CHEYENNE — Governor Mark Gordon addressed the budget reductions he is making to balance the state’s budget during his press conference on Wednesday, July 15.
Last week, Gordon announced that there will be reductions in cherished programs for seniors, children, mental health and more.
So far, he has approved $250 million in reductions, and that still leaves an estimated budget shortfall of more than $600 million. In a press release last week, it was revealed that Governor Gordon has directed agencies to prepare preliminary proposals to cut an additional 10 percent from their budgets.
“Put simply, we don’t have enough income,” Governor Gordon said. “We lost roughly a third of what we count on to pay our bills and every program in the state.”
He said at this time last year, Wyoming had 33 oil rigs running. Yesterday, the Wyoming Gas Conservation Commission said they have one rig running in Wyoming right now. Gordon added that coal is under enormous pressure.
“A third of our income’s gone, I have no way to raise revenue, I have to make cuts because I have to balance the budget,” Gordon said. “That’s the job of the governor.”
Many comments have been made about tapping into the state’s rainy day funds. Governor Gordon said if they did this, it would last them “maybe” a year, and then the state would have nothing to fall back on.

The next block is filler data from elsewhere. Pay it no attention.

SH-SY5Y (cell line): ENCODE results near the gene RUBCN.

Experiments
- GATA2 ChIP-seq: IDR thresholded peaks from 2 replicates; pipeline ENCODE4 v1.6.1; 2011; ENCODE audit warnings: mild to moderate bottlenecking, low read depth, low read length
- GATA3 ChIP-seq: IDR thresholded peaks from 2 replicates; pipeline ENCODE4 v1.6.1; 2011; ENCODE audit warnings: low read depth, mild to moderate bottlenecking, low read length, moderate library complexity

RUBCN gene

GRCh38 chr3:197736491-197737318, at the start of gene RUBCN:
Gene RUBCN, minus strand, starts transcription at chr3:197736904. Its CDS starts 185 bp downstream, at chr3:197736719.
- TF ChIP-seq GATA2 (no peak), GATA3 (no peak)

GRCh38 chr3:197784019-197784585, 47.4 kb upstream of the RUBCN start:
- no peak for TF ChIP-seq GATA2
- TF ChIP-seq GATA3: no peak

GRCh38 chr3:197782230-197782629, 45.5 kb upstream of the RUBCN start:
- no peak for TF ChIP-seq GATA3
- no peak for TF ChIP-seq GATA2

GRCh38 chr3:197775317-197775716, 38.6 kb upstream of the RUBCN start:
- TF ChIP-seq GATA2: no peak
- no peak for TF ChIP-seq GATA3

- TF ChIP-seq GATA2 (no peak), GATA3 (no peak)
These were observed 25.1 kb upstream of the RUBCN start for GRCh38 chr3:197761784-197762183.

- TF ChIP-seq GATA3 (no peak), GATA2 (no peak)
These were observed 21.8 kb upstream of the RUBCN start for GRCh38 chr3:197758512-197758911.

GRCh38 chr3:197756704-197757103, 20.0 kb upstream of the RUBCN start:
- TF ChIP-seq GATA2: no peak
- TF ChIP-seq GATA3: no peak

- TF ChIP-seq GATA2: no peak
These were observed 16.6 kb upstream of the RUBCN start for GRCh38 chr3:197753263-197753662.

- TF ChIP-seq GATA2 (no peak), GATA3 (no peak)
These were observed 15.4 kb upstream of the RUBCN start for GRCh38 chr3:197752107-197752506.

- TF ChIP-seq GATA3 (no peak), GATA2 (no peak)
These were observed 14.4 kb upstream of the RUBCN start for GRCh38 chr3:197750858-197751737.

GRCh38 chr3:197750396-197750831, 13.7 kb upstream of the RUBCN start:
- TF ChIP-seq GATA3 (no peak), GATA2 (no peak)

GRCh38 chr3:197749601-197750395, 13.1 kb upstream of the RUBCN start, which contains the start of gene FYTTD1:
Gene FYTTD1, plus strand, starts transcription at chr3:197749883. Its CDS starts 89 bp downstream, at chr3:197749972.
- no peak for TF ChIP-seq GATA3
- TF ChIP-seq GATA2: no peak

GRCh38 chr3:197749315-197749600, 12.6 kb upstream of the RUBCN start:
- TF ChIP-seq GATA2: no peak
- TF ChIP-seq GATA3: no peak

The first stage of reductions was implementing a freeze on all new positions within state agencies, and cutting all big contracts. The second stage was the first 10 percent agency-identified budget cuts.
“There is no part of government that isn’t feeling the pain of 10 percent. There is no part of the Wyoming citizenry that won’t feel from this 10 percent,” Gordon said.
He said the budget process will be transparent, and residents can view all of the data on wyomingsense.gov.
Some agencies will not receive the full 10 percent cut to their budget, including the Department of Health, and the Department of Corrections, according to Governor Gordon. He said these departments provide some very important services and programs.
Governor Gordon also addressed comments he has heard about how the state is going to try to purchase land in the Occidental Land Purchase if he has to make these drastic budget cuts. He said if the purchase is successful, the state will not be using any of the money that would go toward paying for programs, salaries, or support to towns, counties, and local entities.
Rather the money for the purchase is coming from the state’s investment portfolio, which comes from stocks and bonds.